Sun | Dec 4, 2022

'Make swimming compulsory'

Published:Friday | April 13, 2012 | 12:00 AM
  • Parents express concern after recent drownings

The cases of drowning that have hit the headlines since the start of the year have caused the issue of teaching Jamaican children to swim to resurface.

Many parents have expressed that they want their children to learn how to swim and that the education ministry should ensure the buoyancy of the initiative.

"I support that wholeheartedly," said one parent who lives in St Ann.

"I think that would be a good move on the part of any government, educational institution, educational sector for us to look at this as a viable option to deal with the numbers of persons who are dying as a result of drowning, left right and centre".

Too many lives lost

The father of a seven-year-old boy added: "For us to be an island with so much water, it is disheartening that so many of our youngsters are losing their life simply because of a lack of knowledge."

A mother of six, 40-year-old Charmaine Burton from St Mary, said she feared her children could drown because they do not know how to swim and she herself cannot teach them even the basics.

"I think it's very important, but me 'fraid of wata, so I can't teach them a thing," she told The Gleaner.

"I would love to have them learn to swim. I have three kids here in Jamaica, and even though the bigger one can swim, (15-year-old Brian) the other two, who are both young, as a parent you worry about things like them drowning".

The education minister's response to swimming being taught as part of the national curriculum was simple: "We do not have the capacity to do that now".

Ronald Thwaites added: "Personally, I feel that it is a tremendous deficit that in an island country, so few of our people can swim competently, and it would be important to try and extend this for our children. You can only do that if you have school swimming pools, or if you have community facilities. Of course, many schools are near the sea coast but that involves other considerations of safety, of insurance and so on."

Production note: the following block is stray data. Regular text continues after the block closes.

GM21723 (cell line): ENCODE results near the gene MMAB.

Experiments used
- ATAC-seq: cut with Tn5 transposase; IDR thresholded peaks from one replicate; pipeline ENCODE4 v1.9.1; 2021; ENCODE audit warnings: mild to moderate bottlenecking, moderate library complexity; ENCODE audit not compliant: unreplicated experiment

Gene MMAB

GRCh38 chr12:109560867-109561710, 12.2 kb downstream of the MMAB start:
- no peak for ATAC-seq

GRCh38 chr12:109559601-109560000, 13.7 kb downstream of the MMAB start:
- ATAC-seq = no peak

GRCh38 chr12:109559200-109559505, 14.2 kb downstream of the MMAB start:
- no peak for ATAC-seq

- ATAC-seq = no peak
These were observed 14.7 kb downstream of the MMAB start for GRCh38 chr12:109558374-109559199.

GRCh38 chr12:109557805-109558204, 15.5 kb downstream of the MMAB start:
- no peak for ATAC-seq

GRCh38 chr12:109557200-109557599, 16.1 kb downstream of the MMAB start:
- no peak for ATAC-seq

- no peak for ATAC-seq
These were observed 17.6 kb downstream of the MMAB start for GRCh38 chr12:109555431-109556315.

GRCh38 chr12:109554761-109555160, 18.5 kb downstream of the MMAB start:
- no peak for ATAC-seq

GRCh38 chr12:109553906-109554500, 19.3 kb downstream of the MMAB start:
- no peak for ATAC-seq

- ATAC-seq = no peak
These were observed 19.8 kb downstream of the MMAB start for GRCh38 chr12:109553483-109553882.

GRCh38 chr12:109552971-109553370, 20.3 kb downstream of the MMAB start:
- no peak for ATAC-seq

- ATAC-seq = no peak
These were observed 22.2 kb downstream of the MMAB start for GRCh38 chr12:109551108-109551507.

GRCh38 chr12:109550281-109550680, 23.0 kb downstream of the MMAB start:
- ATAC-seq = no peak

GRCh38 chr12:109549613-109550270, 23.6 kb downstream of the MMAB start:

Children's Advocate Diahann Gordon-Harrison added her support to the idea of teaching Jamaican children to swim, but agreed with Thwaites that limited resources makes this unlikely.

"I think it's a very, very good idea and a very good concept but, in terms of having the practical means in place, to actually have each school achieve that, may be difficult because there are some schools, for instance based on the size of their budget, they couldn't even think of constructing a pool or, if they did, having regular maintenance," she said.

"To make it compulsory, in terms of the curriculum of each and every school at a particular level, there would be a difficulty there in terms of sustainability, and you'd have to think of the practicality of that in terms of affordability".

Amateur swim programme

SwimJamaica, the official swimming programme of the Amateur Swimming Association of Jamaica (ASAJ) noted: "The way the SwimJamaica programme goes, it would be ideal for schools and the government to support. It goes across the school term of swimming and then you do an exam".

Programme Manager Carletta Porter added: "It's very important because we are an island and we are surrounded by water, and it should be a skill that all Jamaicans have but our main challenge at this time is to find suitable pools to use and also the cost that is involved to put a programme like that together."